Shontina Vernon as Nina Simone.
Shontina Vernon as Nina Simone.

‘Nina Simone: Four Women’ runs through June 2 in the Bagley Wright Theater at Seattle Repertory Theatre. For tickets or information, contact the Seattle Rep box office at 206-443-2222 or

At 10:22 a.m. on Sept. 15, 1963, the Ku Klux Klan set off a bomb in the Sixteenth Street Baptist Church in Birmingham, Alabama. The explosion sprayed mortar and bricks from the front of the building, caved in walls, and filled the interior with smoke.

Beneath piles of debris in the church basement, the dead bodies of four girls were discovered—Addie Mae Collins, Cynthia Wesley, and Carole Robertson, all age 14, and Denise McNair, 11. 

In the aftermath of the bombing, supper-club darling, singer/pianist Nina Simone was so enraged that she switched her singing career from jazz style into Civil Rights-activist mode. One of her new songs was “Four Women.”

Playwright Christina Ham was so moved by the song, she conceived and created the musical “Nina Simone: Four Women.” She weaves Simone’s musical activism and the unrest after the church bombing with an imagined meeting of the four women from Simone’s song. Valerie Curtis-Newton makes her directing bow at Seattle Rep.

In Ham’s play, four black women come together, at odds with each other until they realize their strength will come from finding common ground.

“Nina Simone: Four Women” opens with Simone in her elegant black evening gown in front of the stage curtain, singing her first hit, “I Loves You, Porgy,” from George Gershwin’s musical “Porgy and Bess.” Then, mid-song, a sharp explosion pierces the theater. The stage curtains part, revealing the devastation inside the church.

Over the course of the next 100 minutes, one by one, three black women enter the church; Aunt Sarah, Safronia, Sweet Thing and Peaches/Simone describe themselves in the first person. Wounded, they all harbor a tragic incident from their past.

There are plot contrivances and an occasional lagging pace. But it doesn’t matter. What does matter, thanks to the outstanding actors and their glorious music, is that the message prevails.

After a spectacular opening, the play’s action moves into the ruinous rubble of the Sixteenth Street Baptist Church; walls blown apart, pages of hymn books strewn about. And the huge cross leans precariously against the balcony rail. 

Aunt Sarah (the glorious Shaunyce Omar), an older housemaid who works two jobs, embodies the enslavement of black people and the pain and suffering her race has had to endure. Her cleaning uniform may have a layer of dirt on the hem, but her beauty beams brightly during her soulful rendition of “His Eye Is on the Sparrow,” a personal favorite of this critic.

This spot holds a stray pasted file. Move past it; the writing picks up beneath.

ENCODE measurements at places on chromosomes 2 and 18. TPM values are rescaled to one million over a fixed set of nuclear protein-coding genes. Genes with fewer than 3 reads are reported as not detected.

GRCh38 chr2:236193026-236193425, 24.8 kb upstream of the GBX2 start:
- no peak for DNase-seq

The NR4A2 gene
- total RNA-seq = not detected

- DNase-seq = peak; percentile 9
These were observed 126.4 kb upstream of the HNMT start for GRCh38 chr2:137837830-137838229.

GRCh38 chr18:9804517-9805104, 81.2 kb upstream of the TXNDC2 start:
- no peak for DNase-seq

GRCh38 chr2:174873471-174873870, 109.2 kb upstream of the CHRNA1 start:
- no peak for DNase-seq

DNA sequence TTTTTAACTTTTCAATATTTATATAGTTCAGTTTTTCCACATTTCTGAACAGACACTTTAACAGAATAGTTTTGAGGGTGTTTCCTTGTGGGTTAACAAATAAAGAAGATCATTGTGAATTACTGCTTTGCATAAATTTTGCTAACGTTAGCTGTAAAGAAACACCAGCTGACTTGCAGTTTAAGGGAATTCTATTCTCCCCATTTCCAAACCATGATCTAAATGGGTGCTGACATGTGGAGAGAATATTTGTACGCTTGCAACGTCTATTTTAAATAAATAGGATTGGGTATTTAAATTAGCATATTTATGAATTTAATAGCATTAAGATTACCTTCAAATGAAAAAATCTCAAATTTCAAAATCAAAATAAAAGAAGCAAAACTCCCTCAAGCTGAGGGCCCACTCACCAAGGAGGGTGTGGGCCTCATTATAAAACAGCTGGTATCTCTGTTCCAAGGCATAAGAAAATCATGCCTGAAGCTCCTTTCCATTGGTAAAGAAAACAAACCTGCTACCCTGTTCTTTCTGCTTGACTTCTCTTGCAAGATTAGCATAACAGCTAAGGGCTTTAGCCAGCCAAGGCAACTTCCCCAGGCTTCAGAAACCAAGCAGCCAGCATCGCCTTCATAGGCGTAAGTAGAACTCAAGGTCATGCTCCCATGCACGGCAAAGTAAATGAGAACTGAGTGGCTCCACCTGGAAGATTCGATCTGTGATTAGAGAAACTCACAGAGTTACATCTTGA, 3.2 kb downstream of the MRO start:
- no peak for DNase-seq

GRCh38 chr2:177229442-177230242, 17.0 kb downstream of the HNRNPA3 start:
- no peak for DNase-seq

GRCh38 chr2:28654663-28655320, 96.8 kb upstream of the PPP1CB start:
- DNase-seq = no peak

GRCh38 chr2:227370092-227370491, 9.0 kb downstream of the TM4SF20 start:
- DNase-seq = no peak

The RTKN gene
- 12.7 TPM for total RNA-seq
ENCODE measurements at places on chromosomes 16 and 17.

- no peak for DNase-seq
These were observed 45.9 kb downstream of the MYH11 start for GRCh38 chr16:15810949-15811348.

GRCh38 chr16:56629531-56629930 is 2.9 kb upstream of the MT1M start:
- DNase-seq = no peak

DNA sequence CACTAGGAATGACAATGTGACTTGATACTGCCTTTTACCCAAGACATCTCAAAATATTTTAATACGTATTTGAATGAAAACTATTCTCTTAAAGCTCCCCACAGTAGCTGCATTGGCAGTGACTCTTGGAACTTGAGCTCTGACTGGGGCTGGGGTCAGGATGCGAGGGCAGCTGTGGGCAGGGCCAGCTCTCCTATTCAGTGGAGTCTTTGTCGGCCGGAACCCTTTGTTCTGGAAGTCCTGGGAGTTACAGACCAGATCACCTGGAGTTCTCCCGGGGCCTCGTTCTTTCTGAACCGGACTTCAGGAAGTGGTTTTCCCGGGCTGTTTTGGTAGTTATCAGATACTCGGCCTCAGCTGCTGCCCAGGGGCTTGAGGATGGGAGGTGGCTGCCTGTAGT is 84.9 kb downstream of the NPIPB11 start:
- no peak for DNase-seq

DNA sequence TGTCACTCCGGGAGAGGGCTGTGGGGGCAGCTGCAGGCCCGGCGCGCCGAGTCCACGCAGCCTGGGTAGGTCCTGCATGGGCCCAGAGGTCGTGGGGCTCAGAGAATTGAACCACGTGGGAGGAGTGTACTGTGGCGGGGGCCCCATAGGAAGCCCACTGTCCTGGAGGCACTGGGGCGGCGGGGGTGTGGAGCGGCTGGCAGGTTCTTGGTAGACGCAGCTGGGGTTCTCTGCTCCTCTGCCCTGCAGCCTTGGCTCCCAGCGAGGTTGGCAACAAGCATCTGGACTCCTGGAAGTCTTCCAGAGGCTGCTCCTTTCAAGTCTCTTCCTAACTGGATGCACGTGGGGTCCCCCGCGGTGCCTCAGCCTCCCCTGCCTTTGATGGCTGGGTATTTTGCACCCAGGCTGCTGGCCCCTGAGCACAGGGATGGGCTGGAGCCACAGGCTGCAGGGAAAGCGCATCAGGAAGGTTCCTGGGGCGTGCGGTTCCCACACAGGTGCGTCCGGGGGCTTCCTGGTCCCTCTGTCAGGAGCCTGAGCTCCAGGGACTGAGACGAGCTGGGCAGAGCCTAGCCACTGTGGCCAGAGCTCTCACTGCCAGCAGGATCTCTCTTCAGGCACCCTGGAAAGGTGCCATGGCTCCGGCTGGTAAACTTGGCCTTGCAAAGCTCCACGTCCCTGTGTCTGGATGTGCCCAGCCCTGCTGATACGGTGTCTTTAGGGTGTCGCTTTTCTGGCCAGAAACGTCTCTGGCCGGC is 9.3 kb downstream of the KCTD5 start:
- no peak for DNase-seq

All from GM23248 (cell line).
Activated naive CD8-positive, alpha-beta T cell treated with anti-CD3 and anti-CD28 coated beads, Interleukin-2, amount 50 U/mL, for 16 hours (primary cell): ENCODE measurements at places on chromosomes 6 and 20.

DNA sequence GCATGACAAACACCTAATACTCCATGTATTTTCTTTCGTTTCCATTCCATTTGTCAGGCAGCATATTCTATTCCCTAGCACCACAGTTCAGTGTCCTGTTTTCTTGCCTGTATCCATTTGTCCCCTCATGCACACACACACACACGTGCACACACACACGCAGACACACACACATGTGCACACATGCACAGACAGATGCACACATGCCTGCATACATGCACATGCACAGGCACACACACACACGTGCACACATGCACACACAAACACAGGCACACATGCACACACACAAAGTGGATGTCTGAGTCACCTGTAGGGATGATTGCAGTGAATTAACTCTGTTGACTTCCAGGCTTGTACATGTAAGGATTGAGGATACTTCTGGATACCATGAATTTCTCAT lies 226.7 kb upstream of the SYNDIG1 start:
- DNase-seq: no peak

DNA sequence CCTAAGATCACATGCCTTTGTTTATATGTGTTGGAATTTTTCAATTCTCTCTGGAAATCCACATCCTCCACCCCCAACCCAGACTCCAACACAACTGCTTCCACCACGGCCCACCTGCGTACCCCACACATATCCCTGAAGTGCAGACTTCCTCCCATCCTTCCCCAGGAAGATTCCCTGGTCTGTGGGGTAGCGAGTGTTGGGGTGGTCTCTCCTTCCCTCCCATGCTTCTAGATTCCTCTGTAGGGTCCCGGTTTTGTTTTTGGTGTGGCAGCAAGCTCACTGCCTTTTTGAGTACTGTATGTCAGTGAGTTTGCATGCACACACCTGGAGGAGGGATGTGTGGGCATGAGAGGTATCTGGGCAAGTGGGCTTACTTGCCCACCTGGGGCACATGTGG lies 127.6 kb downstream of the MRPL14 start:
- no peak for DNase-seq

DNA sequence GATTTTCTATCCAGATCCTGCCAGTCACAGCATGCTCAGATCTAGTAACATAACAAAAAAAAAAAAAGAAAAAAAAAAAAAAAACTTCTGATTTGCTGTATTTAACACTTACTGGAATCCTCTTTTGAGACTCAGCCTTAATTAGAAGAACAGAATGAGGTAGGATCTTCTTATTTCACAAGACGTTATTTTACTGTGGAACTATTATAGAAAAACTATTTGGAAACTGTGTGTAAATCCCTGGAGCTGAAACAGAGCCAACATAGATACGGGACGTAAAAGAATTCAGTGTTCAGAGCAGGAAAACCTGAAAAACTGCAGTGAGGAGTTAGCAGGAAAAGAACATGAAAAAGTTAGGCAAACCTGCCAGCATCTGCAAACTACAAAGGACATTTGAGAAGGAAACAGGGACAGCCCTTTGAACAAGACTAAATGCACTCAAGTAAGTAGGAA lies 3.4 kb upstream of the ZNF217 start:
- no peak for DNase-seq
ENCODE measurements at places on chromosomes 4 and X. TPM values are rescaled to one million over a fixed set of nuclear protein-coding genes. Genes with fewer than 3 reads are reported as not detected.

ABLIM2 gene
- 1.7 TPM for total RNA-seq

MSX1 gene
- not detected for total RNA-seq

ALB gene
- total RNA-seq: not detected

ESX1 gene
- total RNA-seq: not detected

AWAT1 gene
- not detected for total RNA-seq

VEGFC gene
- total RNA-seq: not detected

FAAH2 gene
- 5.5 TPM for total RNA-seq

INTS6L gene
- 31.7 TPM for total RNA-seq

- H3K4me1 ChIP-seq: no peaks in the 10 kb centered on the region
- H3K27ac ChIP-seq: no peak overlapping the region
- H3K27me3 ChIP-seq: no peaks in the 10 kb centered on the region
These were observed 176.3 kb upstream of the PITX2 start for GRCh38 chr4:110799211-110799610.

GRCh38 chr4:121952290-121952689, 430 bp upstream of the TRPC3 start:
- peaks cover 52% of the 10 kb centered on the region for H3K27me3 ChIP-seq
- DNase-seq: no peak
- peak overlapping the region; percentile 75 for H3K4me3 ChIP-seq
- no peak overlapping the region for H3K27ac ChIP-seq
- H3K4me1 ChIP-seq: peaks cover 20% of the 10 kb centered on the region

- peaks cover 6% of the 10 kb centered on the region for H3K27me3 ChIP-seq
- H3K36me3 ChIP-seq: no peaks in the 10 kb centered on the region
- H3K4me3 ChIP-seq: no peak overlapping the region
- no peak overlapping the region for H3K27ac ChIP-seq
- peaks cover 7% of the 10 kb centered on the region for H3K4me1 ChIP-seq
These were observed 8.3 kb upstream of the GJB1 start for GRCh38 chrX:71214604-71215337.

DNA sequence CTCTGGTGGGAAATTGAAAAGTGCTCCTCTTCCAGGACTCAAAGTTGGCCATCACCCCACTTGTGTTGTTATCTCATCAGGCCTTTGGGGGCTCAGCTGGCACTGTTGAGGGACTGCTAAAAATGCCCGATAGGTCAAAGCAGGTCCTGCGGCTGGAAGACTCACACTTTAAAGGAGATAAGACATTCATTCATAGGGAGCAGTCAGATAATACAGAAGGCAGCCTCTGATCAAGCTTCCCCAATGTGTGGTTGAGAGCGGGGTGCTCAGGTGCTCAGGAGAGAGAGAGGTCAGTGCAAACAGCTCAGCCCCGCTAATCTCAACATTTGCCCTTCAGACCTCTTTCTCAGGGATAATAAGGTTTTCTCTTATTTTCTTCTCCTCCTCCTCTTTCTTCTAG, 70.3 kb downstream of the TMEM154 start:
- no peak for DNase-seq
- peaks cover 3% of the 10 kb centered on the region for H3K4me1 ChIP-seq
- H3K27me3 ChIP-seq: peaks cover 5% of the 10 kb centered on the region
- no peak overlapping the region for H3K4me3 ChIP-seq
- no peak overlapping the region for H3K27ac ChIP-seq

Next comes Sephronia (Britney Nicole Simpson). A teacher and devoted follower of Dr. Martin Luther King, Jr., she bears battle scars from beatings and brutality experienced during marches and protests. She also bears the burden of being mixed race — known as high-yellow in black circles. A child of rape, she lives between two worlds, unaccepted in both. When she sings, her powerful and passionate voice soars throughout the bombed-out church. This critic was convinced it was heard by the Almighty.

Last to arrive is the angry, embittered tan streetwalker, Sweet Thing (Porscha Shaw), who sells herself to survive. Brash and bold, she wreaks frustration and anger, haunted by people being beaten and oppressed because their skin color is different.

As Simone, Shontina Vernon moves effortlessly through genres, including gospel, blues, jazz, folk, classical, and even European classical. Probably her biggest mark, however, was on the genre of protest songs. She brings to life Simone’s untrained vocal chops, a perfect blend of rough growl and smooth straight-tone, conveying feelings of heartache.

Sixth of eight children in a poor family, Nina Simone was born Eunice Kathleen Waymon in Tryon, North Carolina. Her father was a handyman, while her mother was a minister and housemaid. A musical prodigy, young Eunice began playing at 2 1/2. Her first? “God Be With You, Till We Meet Again.”

A brilliant classical pianist, her dreams of being a concert performer were shattered because of her skin color. Rather than let herself be defined by this trauma, she triumphed by creating music that is both liberating and soul-wrenching. One journalist wrote, “While Nina’s battle with her blackness came to define her, she ultimately used it to prove that black can be beautiful and bold within society’s whitewashed standards.”

In the ruins of the church, Simone is trying to write her first civil rights song, “Mississippi Goddam.” She cynically describes the song as “a show tune, but the show hasn’t been written for it yet.”

Each of the four women has a different perspective.

Aunt Sarah puts her faith in God. Sephronia (usually spelled “Saffronia” in the song’s lyric) wants to march for change. Sweet Thing is getting it while she can. Vernon triumphs in the role of Nina/Peaches. She exudes confidence and control, even when she is being opposed. Angry and determined, she sells Simone’s songs with charismatic ease.

The songs bring the characters together, including Simone’s “Sinnerman” and “To Be Young, Gifted and Black,” a tribute to Lorraine’s Hansberry’s play of the same name, the hymns “His Eye is on the Sparrow” and “God Be With You ‘Til We Meet Again,” and “Mississippi Goddam” and “Four Women,” of course.

It’s been 56 years since those four young girls were murdered by white supremacists, and the heartwrenching memory remains.

Simone turned the civil rights movement into music and became one of the most outspoken and influential musicians during that time. Although she passed in 2005, her musical voice continues to inspire and influence.